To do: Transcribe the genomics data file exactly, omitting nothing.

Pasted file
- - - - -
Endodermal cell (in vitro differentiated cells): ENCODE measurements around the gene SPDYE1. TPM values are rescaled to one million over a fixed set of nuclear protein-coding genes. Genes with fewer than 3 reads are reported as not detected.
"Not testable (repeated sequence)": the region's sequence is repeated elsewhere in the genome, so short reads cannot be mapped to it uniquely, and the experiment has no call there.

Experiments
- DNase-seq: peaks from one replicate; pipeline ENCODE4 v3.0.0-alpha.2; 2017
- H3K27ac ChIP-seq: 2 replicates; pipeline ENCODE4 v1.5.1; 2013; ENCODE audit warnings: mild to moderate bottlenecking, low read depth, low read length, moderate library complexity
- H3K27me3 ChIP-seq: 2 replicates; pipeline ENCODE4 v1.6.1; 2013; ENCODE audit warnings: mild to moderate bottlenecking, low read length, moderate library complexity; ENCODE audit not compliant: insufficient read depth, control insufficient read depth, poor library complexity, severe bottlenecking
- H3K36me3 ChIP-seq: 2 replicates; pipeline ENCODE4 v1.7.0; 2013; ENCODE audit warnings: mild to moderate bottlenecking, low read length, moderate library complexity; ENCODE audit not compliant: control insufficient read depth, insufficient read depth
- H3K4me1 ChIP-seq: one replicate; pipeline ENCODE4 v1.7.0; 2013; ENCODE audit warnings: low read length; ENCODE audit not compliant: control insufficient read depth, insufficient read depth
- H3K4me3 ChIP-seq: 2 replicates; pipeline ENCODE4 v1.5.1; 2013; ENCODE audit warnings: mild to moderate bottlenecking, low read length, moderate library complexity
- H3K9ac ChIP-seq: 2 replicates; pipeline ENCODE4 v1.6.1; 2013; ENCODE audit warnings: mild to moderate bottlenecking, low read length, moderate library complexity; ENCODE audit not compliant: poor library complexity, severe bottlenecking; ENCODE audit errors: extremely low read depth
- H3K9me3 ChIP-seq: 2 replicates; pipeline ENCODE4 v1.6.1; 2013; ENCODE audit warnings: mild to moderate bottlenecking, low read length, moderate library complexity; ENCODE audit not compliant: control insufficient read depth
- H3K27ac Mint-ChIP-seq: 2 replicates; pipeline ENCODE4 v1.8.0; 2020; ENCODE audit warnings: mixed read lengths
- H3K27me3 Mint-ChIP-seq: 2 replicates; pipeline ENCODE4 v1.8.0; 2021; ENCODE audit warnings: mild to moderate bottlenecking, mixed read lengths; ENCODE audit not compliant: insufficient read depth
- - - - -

Endodermal cell (in vitro differentiated cells): ENCODE measurements around the gene SPDYE1. TPM values are rescaled to one million over a fixed set of nuclear protein-coding genes. Genes with fewer than 3 reads are reported as not detected.
"Not testable (repeated sequence)": the region's sequence is repeated elsewhere in the genome, so short reads cannot be mapped to it uniquely, and the experiment has no call there.

Experiments
- DNase-seq: peaks from one replicate; pipeline ENCODE4 v3.0.0-alpha.2; 2017
- H3K27ac ChIP-seq: 2 replicates; pipeline ENCODE4 v1.5.1; 2013; ENCODE audit warnings: mild to moderate bottlenecking, low read depth, low read length, moderate library complexity
- H3K27me3 ChIP-seq: 2 replicates; pipeline ENCODE4 v1.6.1; 2013; ENCODE audit warnings: mild to moderate bottlenecking, low read length, moderate library complexity; ENCODE audit not compliant: insufficient read depth, control insufficient read depth, poor library complexity, severe bottlenecking
- H3K36me3 ChIP-seq: 2 replicates; pipeline ENCODE4 v1.7.0; 2013; ENCODE audit warnings: mild to moderate bottlenecking, low read length, moderate library complexity; ENCODE audit not compliant: control insufficient read depth, insufficient read depth
- H3K4me1 ChIP-seq: one replicate; pipeline ENCODE4 v1.7.0; 2013; ENCODE audit warnings: low read length; ENCODE audit not compliant: control insufficient read depth, insufficient read depth
- H3K4me3 ChIP-seq: 2 replicates; pipeline ENCODE4 v1.5.1; 2013; ENCODE audit warnings: mild to moderate bottlenecking, low read length, moderate library complexity
- H3K9ac ChIP-seq: 2 replicates; pipeline ENCODE4 v1.6.1; 2013; ENCODE audit warnings: mild to moderate bottlenecking, low read length, moderate library complexity; ENCODE audit not compliant: poor library complexity, severe bottlenecking; ENCODE audit errors: extremely low read depth
- H3K9me3 ChIP-seq: 2 replicates; pipeline ENCODE4 v1.6.1; 2013; ENCODE audit warnings: mild to moderate bottlenecking, low read length, moderate library complexity; ENCODE audit not compliant: control insufficient read depth
- H3K27ac Mint-ChIP-seq: 2 replicates; pipeline ENCODE4 v1.8.0; 2020; ENCODE audit warnings: mixed read lengths
- H3K27me3 Mint-ChIP-seq: 2 replicates; pipeline ENCODE4 v1.8.0; 2021; ENCODE audit warnings: mild to moderate bottlenecking, mixed read lengths; ENCODE audit not compliant: insufficient read depth